The result was this indicator, named the LAMPP by my brilliant young editors here at Sure Money. The acronym stands for Liquidity And Monetary Policy for Profit. The object was to have a red light, green light system. Green is when it is safe to be in the market and red means that it’s not safe. We are a hair away from turning red on the Long Term LAMPP.

I have overlaid the graph of the SPX on the LAMPP chart so that you can see the correlation for yourself. It began to work when the Fed began to actively intervene directly in the financial markets when it caused the crash in 2007-08. You can read more about that here.


It’s not a perfect indicator, but I believe that it represents the reality of what drives the markets in a macro sense. It helps me to establish the context in which I read the technical charts in my Wall Street Examiner Pro Trader Market Updates and Daily Trades (a service geared toward helping active traders).

And I hope that it helps you in making your own long term investment and trading decisions. Because it measures the trend of systemic liquidity.

Liquidity is just another word for money in the banks that is available to be traded in the financial markets. Liquidity is the fuel for investment demand. If liquidity is growing as it was when the Fed was doing QE (printing money), then stock prices should rise. I forecast that soon after the Fed started QE in 2009. We saw that work quite well in practice.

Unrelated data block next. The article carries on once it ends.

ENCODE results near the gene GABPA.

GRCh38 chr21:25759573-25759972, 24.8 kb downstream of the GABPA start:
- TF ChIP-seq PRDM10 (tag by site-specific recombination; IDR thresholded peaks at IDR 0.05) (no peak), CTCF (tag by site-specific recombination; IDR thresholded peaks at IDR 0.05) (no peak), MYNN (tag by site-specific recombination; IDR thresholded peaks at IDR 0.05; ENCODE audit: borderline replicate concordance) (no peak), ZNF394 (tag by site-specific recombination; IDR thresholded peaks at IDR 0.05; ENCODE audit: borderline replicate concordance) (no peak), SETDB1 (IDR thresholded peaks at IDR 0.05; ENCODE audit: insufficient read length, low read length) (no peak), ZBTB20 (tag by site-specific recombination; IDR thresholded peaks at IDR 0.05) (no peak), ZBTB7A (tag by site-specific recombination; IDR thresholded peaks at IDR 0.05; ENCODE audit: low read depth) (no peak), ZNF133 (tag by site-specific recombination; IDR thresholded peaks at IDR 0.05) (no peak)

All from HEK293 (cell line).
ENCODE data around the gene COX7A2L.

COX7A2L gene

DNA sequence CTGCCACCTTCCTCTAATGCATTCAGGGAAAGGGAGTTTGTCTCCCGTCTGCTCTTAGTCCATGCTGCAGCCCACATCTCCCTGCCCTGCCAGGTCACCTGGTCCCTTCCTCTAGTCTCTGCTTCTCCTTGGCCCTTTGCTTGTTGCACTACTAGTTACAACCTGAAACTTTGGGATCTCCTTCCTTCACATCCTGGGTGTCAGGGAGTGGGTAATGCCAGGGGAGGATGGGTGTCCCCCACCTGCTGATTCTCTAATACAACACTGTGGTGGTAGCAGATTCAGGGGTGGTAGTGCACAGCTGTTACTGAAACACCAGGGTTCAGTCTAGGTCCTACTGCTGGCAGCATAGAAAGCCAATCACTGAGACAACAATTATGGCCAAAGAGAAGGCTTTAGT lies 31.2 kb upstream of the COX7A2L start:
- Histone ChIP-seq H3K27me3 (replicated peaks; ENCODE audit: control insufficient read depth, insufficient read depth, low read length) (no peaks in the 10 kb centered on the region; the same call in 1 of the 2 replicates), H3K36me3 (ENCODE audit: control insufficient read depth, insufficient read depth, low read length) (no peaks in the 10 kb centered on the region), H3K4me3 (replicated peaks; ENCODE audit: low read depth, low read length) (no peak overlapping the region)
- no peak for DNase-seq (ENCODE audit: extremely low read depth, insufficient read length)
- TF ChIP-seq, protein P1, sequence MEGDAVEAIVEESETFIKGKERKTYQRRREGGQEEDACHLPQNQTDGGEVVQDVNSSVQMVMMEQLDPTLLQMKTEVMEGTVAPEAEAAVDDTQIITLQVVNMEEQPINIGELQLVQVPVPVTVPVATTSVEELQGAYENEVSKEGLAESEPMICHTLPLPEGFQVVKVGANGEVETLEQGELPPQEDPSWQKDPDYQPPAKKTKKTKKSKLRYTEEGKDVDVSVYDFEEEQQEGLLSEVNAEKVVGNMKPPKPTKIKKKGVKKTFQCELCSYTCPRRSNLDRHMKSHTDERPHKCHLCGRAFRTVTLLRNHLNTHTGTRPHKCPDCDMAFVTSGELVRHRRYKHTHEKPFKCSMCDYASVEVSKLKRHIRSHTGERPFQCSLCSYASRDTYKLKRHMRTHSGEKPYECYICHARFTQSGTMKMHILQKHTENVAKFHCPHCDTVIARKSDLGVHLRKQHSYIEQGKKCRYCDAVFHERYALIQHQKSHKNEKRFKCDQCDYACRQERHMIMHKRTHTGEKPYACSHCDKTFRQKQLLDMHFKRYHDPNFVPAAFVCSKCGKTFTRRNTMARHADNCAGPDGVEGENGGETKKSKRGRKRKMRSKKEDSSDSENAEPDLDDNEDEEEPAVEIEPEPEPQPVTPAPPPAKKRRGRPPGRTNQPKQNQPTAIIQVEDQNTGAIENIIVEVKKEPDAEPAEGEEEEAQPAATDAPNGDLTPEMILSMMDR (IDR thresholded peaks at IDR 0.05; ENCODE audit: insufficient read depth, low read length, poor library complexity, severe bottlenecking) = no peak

Now that the Fed has set a course in the opposite direction, I expect the markets to eventually follow.

tom September 9, 2017 at 7:57 am: I feel the storm is brewing but when?

Lee: Hi Tom-


So stay right here at Sure Money every week and I’ll keep you posted. In the meantime keep selling and raising cash regularly. For those interested in short term trading from the short side, I have some suggestions in the daily trades list updates in the Wall Street Examiner Pro Trader Market Update.

I’ll have more Q&A for you soon, so please, head on over to the comments section and ask away.

Have a great weekend!

Lee Adler

5 Responses to “It’s Just Possible That I’ve Featured Your Burning Question Here…”

  1. Thanks, Lee, for your always-interesting articles. I have not been able to figure out how it might be possible for banks to ever get rid of their reserves if the Fed doesn’t actually sell off their balance sheet – not just let it expire. If banks don’t actually buy from the Fed, how can their reserves be drained from the system. From my understanding, the only other way to reduce reserves is to move them out as cash. That doesn’t seem like a way to do much draining, especially when you consider that reserves are also growing from interest being paid by the Fed. I must be missing something.

  2. Lee,

    I understand that the banks have almost $2.1T in excess reserves in their accounts with the Fed. Will they not be able to use these reserve funds to maintain their equity purchases when the Fed stops renewing its bond purchases (I.e. normalizing their balance sheet)?